3 Myths About Women and Violent Extremism
Members of the Bring Back Our Girls group campaigning for the release of the Chibok schoolgirls kidnapped by Boko Haram Islamists march to meet with the Nigerian president in Abuja, on July 8. / Philip Ojisua, AFP
When it comes to violent extremism, women are not just victims — they play diverse roles. In some cases, they sign up with extremist groups as recruiters, volunteers and fighters. In others, they seek to protect their people from terrorists as police officers and soldiers and organize communities to fight back. They are not, as one writer put ‘an exotic novelty’ in the fight against terrorism, but a central part of it.
As the involvement of women increases and diversifies, it is vital to understand their role in both propagating and countering violent extremism in order to effectively address it. Because there is so little information available, responses in this area often fall short of meeting the diverse needs of women.
To address this gap, the U.S. Government and the U.S. Institute of Peace are convening an event Tuesday that seeks to inform policy responses and interventions to ensure an inclusive approach. It will contribute directly to the discussion on countering violent extremism during the United Nations General Assembly in September.
As part of this effort in thought leadership, USAID is funding research on the nexus between gender and efforts to counter extremism. One thing is clear, women are not monolithic actors in violent extremism. Here are three myths about women and countering violent extremism.
Myth #1: Women are always victims of violent extremism, men are always perpetrators
Truth: As the introduction states, women play critical roles in limiting the spread of terrorism by challenging and delegitimizing violent extremist narratives. They are not victims but instead powerful agents of change and even play a crucial role in detecting early signs of radicalization and intervening before individuals become violent. The traditional roles ascribed to women in many societies, such as wife, mother and nurturer, can empower them to shape their home, school and social environments to make extremism and violence a less desirable option. We have witnessed this firsthand while working in Pakistan, where women’s groups such as Pamian unite across ethnic and geographic divides to take a stand against terrorism. The group works village by village, meeting mothers and their children to discuss the potential danger of radical group recruitment and looking to create job opportunities for young at-risk men.
A Kurdish female fighter of the Women’s Protection Units looks on at a training camp in al-Qahtaniyah, near the Syrian-Turkish border on Feb. 13. Syrian Kurdish forces have been fighting advances by the Islamic State jihadist group. / Delil Souleiman, AFP
Myth #2: Anti-recruitment should focus on young disenfranchised men, who are most at risk
Truth: Up to now, the international community has focused on young men and boys in our struggle to identify what is driving recruits to violent extremist organizations. We also have relied on traditional development programs that are gender blind. Traditional assistance in governance, education or economic empowerment have served a mostly male beneficiary base – for the purpose of overcoming diagnosed inequalities for an entire society. In some cases we have missed half the picture. Groups such as Sisters Against Violent Extremism are changing this trend. In Tajikistan, they’ve created ‘mother’s schools’ to work with local women leaders to ensure mothers can identify at-risk youth. Following their lead, we need to better understand gendered motivations to participate in violent extremist groups and develop interventions to counter this trend.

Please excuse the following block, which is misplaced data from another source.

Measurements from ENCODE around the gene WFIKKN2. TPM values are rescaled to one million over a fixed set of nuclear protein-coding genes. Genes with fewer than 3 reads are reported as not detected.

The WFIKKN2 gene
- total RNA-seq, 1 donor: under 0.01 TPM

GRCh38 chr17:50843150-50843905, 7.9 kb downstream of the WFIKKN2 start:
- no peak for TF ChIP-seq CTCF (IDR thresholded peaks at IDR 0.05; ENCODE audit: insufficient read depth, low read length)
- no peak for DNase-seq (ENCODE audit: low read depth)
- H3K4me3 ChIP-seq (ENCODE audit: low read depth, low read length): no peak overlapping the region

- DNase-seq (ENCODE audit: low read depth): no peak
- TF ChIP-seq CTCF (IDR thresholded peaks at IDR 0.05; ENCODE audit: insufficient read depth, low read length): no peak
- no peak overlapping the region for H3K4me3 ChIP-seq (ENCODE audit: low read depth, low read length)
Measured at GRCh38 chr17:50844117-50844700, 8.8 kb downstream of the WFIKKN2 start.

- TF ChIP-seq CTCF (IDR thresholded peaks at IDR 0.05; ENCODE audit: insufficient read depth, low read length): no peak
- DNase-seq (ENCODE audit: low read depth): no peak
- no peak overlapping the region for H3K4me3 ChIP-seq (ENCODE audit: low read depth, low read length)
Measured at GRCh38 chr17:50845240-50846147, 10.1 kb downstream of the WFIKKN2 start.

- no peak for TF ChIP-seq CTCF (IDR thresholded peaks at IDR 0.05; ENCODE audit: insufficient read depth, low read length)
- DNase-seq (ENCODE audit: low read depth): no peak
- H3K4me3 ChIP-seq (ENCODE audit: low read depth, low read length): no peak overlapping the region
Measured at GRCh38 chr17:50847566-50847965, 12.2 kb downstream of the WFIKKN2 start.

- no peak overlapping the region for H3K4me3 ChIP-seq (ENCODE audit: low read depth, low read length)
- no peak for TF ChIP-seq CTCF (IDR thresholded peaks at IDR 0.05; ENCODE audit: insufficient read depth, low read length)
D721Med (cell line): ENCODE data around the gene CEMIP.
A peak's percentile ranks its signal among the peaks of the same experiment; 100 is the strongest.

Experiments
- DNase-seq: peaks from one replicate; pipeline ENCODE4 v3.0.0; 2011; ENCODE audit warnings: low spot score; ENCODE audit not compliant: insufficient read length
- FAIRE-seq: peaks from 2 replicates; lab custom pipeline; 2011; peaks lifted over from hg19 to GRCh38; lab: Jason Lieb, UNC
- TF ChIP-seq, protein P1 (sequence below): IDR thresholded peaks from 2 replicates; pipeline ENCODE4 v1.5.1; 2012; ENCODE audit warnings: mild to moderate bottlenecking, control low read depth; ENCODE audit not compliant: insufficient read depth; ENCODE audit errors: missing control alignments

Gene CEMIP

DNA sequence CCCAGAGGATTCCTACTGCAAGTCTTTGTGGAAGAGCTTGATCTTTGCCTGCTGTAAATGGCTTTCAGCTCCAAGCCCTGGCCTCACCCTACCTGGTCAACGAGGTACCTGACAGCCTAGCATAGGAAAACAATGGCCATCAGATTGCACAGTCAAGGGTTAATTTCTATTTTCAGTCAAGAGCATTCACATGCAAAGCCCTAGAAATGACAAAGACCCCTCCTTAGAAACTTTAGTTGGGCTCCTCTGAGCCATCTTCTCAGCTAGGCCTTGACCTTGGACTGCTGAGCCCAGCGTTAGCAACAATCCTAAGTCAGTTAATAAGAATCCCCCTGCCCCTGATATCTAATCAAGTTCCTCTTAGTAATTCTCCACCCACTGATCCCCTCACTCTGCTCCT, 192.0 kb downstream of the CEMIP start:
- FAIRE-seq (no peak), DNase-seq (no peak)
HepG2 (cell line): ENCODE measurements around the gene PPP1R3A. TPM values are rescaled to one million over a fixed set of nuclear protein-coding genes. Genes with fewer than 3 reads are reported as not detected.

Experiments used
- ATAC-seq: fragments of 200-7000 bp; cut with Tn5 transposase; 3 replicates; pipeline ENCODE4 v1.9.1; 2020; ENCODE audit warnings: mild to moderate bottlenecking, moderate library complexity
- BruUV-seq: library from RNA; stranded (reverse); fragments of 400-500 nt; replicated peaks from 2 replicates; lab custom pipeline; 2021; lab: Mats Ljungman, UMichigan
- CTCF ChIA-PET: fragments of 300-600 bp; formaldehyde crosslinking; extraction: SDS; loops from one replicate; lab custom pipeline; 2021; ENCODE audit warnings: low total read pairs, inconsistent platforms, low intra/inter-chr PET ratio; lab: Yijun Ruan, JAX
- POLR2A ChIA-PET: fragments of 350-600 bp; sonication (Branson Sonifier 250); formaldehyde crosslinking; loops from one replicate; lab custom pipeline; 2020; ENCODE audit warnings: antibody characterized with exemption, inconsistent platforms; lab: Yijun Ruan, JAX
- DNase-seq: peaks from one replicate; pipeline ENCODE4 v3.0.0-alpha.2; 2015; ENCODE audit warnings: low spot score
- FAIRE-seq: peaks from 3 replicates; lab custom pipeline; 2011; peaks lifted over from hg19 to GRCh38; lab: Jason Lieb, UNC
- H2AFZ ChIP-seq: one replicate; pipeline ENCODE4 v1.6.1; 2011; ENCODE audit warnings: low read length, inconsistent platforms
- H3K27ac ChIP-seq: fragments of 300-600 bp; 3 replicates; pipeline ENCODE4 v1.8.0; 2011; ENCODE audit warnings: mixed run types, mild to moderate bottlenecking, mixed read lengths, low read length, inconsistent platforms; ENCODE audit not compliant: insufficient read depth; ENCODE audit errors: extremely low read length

Myth #3: The international community lacks the tools necessary to engage women in countering violent extremism
Truth: U.N. Security Council resolution 1325 laid the groundwork for involving women in all areas of peace and security. This includes engaging women who work within the security sector, where they can improve overall effectiveness of police and judicial systems to respond to diverse (often gendered) needs of those who have been radicalized. Additionally, a more recent resolution addresses foreign terrorist fighters with explicit direction to member states to address gender-related conditions that are conducive to the spread of extremism. The United States National Action Plan on Women, Peace and Security is the U.S. Government’s road map to advancing the empowerment and protection of women and girls in crisis and conflict situations, including the full spectrum of its prevention, response, recovery, and transition efforts. Now, we must follow that roadmap to an inclusive response countering violent extremism in countries around the world.
As USAID continues to use development to address unstable environs with shifting and diverse dynamics, engaging women in all areas of countering extremism is a vital component to ensuring our success.
ABOUT THE AUTHOR
Russell Porter is Executive Director for the Secretariat for Countering Violent Extremism at USAID and Kristen Cordell is Senior Gender Advisor detailed to the Secretariat at USAID. Follow her @kristencordell.